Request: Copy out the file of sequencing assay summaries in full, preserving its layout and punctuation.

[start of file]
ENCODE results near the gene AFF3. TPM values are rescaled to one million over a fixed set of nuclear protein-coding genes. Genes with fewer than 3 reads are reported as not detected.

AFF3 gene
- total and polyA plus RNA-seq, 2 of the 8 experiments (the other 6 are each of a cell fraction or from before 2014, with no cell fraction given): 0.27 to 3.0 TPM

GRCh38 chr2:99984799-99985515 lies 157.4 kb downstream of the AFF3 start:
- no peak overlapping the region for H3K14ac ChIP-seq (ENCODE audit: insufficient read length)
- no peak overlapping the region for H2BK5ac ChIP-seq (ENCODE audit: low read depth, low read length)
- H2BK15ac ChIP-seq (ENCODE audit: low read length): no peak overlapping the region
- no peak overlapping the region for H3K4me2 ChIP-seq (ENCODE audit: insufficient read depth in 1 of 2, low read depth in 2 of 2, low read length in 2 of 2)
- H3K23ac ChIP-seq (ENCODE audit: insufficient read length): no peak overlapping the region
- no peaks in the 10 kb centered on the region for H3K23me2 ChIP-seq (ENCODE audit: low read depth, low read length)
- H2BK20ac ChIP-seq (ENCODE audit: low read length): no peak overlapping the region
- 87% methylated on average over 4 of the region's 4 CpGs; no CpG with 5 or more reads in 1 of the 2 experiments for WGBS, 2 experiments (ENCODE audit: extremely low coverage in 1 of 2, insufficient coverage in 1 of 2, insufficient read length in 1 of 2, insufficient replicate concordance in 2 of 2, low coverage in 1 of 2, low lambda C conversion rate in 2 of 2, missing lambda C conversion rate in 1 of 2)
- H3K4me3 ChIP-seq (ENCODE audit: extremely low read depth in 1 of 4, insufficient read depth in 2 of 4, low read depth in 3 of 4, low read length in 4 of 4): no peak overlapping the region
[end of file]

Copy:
ENCODE results near the gene AFF3. TPM values are rescaled to one million over a fixed set of nuclear protein-coding genes. Genes with fewer than 3 reads are reported as not detected.

AFF3 gene
- total and polyA plus RNA-seq, 2 of the 8 experiments (the other 6 are each of a cell fraction or from before 2014, with no cell fraction given): 0.27 to 3.0 TPM

GRCh38 chr2:99984799-99985515 lies 157.4 kb downstream of the AFF3 start:
- no peak overlapping the region for H3K14ac ChIP-seq (ENCODE audit: insufficient read length)
- no peak overlapping the region for H2BK5ac ChIP-seq (ENCODE audit: low read depth, low read length)
- H2BK15ac ChIP-seq (ENCODE audit: low read length): no peak overlapping the region
- no peak overlapping the region for H3K4me2 ChIP-seq (ENCODE audit: insufficient read depth in 1 of 2, low read depth in 2 of 2, low read length in 2 of 2)
- H3K23ac ChIP-seq (ENCODE audit: insufficient read length): no peak overlapping the region
- no peaks in the 10 kb centered on the region for H3K23me2 ChIP-seq (ENCODE audit: low read depth, low read length)
- H2BK20ac ChIP-seq (ENCODE audit: low read length): no peak overlapping the region
- 87% methylated on average over 4 of the region's 4 CpGs; no CpG with 5 or more reads in 1 of the 2 experiments for WGBS, 2 experiments (ENCODE audit: extremely low coverage in 1 of 2, insufficient coverage in 1 of 2, insufficient read length in 1 of 2, insufficient replicate concordance in 2 of 2, low coverage in 1 of 2, low lambda C conversion rate in 2 of 2, missing lambda C conversion rate in 1 of 2)
- H3K4me3 ChIP-seq (ENCODE audit: extremely low read depth in 1 of 4, insufficient read depth in 2 of 4, low read depth in 3 of 4, low read length in 4 of 4): no peak overlapping the region